Another horrendous tragedy; another chapter in the gun control discussion. On the surface of it, it’s a story that reinforces the current mood for serious action in the U.S. for limiting the ubiquitousness and availability of firearms. Sadly, it perhaps illustrates, even more sharply, the possible futility of simply attempting to legislate the country into a safer state of being.
William Spengler was a convicted murderer, a parolee and, quite simply, clearly a deeply disturbed individual. He left his despicable life doing what he is quoted saying he loved doing best, “killing people”.
As a man on parole, he was prohibited from owning weapons for life. Of course, that prohibition meant less than nothing to him, much to the sorrow of his victims’ families. Whatever supervision he was under – and there’s no suggestion (yet) that it was in any way deficient – it was not enough to prevent his acquiring and using weapons.
One would expect the vigilance of Spengler’s supervisors, and their duty of thoroughness, would be several orders of magnitude more careful than the oversight of average citizens prohibited from possessing weapons, who would be constrained by law, but ‘supervised’ mainly by their conscience as to compliance.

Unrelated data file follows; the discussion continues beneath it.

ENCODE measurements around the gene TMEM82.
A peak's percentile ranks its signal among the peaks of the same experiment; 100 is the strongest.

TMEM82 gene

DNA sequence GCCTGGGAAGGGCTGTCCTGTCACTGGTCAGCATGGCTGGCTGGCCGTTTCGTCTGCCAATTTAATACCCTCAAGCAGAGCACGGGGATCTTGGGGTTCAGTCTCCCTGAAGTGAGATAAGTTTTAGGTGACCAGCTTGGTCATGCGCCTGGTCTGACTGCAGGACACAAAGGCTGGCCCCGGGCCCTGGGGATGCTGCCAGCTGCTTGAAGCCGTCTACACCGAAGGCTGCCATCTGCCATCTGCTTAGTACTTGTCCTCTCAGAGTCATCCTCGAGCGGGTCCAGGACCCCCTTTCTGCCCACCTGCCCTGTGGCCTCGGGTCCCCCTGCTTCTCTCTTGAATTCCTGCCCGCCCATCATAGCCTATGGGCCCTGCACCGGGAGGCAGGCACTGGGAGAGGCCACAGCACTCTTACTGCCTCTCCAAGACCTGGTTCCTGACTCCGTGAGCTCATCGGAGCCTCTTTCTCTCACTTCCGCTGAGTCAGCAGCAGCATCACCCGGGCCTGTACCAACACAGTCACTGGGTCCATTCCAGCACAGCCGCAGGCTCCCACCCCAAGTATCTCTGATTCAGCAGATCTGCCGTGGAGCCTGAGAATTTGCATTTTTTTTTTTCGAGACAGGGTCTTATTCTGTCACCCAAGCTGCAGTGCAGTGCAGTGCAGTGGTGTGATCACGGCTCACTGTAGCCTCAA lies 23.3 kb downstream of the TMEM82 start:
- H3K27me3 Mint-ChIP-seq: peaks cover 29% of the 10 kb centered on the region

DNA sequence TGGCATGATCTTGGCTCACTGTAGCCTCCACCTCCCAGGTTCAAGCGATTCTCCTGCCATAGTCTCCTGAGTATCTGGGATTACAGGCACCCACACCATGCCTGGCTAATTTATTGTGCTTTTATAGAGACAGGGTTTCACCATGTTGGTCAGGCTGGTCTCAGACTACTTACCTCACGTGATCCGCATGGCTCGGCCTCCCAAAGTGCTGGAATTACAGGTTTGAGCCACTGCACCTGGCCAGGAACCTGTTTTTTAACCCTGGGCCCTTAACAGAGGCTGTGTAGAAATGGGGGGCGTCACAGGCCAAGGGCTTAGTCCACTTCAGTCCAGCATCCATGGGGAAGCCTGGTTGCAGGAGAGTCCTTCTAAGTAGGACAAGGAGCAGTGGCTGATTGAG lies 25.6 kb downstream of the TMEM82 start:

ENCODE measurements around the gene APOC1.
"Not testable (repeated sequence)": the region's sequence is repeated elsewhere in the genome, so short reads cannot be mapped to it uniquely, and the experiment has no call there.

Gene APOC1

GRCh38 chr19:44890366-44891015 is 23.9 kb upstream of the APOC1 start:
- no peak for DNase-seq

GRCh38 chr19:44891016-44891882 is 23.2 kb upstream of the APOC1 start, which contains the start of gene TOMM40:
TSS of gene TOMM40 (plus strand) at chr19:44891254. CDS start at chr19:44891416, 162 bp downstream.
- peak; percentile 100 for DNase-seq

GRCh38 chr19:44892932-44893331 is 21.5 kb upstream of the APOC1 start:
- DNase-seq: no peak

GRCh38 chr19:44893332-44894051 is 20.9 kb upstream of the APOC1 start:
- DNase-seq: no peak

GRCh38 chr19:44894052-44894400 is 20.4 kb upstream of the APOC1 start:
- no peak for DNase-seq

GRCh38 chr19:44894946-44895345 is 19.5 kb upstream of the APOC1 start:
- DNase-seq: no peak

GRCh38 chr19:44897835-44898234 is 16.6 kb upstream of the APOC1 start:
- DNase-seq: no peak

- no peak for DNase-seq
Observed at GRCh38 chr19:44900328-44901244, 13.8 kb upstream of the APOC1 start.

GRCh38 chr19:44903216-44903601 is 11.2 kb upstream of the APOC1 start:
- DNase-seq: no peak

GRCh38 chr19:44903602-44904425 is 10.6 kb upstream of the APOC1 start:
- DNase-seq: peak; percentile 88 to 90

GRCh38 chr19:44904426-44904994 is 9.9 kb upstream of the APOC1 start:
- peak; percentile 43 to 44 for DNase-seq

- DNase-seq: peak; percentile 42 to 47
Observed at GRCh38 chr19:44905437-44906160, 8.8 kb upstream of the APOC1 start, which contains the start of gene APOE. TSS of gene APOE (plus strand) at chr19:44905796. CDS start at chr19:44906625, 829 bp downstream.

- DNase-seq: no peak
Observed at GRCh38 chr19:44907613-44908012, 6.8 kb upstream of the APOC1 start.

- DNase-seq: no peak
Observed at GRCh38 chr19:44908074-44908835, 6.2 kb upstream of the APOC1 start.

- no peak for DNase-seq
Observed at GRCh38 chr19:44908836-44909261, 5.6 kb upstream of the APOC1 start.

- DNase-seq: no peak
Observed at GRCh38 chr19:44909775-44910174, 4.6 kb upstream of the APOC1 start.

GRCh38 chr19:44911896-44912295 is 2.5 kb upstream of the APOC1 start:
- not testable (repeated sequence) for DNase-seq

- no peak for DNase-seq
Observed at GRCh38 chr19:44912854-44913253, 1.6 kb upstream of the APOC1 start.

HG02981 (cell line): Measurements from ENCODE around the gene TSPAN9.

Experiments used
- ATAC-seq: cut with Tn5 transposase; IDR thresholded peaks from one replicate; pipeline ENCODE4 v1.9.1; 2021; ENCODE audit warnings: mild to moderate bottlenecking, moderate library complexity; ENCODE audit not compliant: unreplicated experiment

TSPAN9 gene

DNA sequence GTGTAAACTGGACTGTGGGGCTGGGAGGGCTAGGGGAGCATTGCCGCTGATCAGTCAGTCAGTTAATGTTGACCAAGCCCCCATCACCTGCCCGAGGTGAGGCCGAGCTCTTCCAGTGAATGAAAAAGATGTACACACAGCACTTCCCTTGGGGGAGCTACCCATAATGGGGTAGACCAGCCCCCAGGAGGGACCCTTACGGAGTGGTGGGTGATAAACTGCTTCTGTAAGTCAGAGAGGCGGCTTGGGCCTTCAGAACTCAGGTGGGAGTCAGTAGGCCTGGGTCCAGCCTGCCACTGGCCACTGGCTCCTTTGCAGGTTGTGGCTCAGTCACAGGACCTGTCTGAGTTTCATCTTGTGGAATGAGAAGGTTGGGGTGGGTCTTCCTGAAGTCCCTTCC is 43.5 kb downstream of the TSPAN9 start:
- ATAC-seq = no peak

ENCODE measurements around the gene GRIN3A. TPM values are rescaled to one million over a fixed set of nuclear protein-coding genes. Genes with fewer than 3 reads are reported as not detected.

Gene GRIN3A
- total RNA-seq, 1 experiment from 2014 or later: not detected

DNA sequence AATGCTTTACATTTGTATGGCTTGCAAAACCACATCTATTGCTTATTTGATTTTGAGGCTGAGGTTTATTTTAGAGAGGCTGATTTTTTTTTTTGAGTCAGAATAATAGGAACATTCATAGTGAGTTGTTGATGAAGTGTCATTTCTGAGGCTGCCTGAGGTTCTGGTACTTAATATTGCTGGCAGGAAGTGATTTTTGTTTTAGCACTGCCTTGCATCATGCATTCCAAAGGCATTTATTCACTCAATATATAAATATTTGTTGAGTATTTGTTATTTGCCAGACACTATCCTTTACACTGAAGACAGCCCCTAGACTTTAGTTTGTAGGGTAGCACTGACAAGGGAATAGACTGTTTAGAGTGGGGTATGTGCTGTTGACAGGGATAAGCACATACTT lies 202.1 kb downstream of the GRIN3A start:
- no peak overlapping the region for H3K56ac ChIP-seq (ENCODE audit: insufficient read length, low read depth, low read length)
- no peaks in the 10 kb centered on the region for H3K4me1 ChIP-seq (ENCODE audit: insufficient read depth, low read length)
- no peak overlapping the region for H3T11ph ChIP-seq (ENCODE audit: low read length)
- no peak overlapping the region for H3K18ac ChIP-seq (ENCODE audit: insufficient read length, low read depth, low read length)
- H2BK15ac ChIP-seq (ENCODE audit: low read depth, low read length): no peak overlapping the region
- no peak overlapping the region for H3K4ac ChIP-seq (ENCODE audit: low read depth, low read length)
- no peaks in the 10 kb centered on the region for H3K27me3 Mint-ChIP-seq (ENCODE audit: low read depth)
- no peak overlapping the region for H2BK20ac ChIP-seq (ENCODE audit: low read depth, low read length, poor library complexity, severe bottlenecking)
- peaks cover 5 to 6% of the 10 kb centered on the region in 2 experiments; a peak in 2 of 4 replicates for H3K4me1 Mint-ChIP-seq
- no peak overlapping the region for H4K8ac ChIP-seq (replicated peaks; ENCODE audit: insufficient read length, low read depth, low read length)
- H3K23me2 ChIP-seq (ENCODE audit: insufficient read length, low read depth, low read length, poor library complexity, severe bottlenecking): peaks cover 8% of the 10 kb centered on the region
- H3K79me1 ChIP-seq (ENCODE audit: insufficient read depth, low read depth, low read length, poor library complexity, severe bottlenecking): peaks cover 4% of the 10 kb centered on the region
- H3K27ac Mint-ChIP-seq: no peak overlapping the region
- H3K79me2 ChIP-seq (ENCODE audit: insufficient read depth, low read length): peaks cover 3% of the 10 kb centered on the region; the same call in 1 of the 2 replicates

Like it or not, for the American public, the discussion about gun control and its relationship to Second Amendment civil rights, will expand to other civil liberty issues almost inevitably. Likely areas that may come under discussion include: limits on the scope of the right to be free from unreasonable search and seizure; modifications to rights of parole; mobility rights for the mentally-disturbed offender, and, perhaps most ominously, the “right” of society to take action pre-emptively against “high risk” individuals without any offence history.
Americans are the most liberty-conscious and freedom loving people on earth. Their zeal for it is both their blessing and their curse when it comes to crafting effective solutions to deal with the senseless violence that has left them reeling in recent days.